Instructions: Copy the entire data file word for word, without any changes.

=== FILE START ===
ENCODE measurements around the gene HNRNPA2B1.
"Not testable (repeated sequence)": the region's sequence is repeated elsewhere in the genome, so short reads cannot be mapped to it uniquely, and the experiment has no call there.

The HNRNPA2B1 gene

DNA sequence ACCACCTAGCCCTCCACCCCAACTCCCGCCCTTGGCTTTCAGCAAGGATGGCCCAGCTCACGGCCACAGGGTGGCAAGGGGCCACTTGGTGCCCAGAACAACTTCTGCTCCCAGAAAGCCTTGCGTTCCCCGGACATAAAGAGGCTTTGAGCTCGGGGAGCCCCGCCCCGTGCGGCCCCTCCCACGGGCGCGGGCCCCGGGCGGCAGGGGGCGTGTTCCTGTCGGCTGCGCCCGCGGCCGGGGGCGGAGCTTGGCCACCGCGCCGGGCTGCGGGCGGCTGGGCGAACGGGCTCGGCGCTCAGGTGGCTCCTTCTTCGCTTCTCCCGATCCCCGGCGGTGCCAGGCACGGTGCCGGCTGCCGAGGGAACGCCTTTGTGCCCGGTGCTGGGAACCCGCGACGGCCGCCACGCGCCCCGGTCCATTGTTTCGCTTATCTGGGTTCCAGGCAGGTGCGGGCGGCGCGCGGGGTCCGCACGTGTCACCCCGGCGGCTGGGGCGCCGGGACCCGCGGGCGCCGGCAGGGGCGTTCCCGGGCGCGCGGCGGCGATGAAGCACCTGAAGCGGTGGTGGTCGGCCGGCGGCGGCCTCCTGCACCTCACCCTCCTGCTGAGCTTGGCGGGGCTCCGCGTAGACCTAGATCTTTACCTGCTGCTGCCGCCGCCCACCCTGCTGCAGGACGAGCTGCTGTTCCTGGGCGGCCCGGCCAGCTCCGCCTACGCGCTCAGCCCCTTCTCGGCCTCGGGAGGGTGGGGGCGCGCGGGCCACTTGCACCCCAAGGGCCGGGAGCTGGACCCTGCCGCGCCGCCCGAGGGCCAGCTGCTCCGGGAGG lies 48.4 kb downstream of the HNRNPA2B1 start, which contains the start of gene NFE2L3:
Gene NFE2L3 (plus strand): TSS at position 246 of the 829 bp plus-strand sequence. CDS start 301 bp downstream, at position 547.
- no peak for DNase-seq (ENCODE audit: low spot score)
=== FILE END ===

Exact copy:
ENCODE measurements around the gene HNRNPA2B1.
"Not testable (repeated sequence)": the region's sequence is repeated elsewhere in the genome, so short reads cannot be mapped to it uniquely, and the experiment has no call there.

The HNRNPA2B1 gene

DNA sequence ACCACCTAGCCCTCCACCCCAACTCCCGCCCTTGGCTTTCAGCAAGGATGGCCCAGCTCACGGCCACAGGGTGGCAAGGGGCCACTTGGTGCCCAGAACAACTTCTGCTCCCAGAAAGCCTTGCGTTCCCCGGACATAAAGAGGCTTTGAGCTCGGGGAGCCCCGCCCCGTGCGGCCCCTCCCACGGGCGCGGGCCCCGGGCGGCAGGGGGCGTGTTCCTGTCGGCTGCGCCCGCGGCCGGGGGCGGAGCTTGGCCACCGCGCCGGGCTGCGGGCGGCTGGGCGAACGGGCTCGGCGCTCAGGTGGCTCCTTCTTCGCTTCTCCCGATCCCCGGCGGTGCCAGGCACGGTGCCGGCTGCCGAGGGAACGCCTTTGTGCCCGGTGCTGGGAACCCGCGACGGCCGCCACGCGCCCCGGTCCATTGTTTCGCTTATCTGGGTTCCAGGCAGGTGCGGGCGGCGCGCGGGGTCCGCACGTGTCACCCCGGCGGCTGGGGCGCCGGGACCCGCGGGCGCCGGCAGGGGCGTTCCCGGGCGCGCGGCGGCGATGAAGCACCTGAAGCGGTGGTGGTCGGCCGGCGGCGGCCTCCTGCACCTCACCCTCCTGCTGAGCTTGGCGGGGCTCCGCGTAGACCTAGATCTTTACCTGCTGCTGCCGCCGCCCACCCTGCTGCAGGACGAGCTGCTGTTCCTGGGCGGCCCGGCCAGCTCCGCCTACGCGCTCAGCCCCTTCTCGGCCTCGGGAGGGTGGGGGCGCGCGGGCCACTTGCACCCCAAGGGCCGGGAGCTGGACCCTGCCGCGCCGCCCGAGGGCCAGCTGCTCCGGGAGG lies 48.4 kb downstream of the HNRNPA2B1 start, which contains the start of gene NFE2L3:
Gene NFE2L3 (plus strand): TSS at position 246 of the 829 bp plus-strand sequence. CDS start 301 bp downstream, at position 547.
- no peak for DNase-seq (ENCODE audit: low spot score)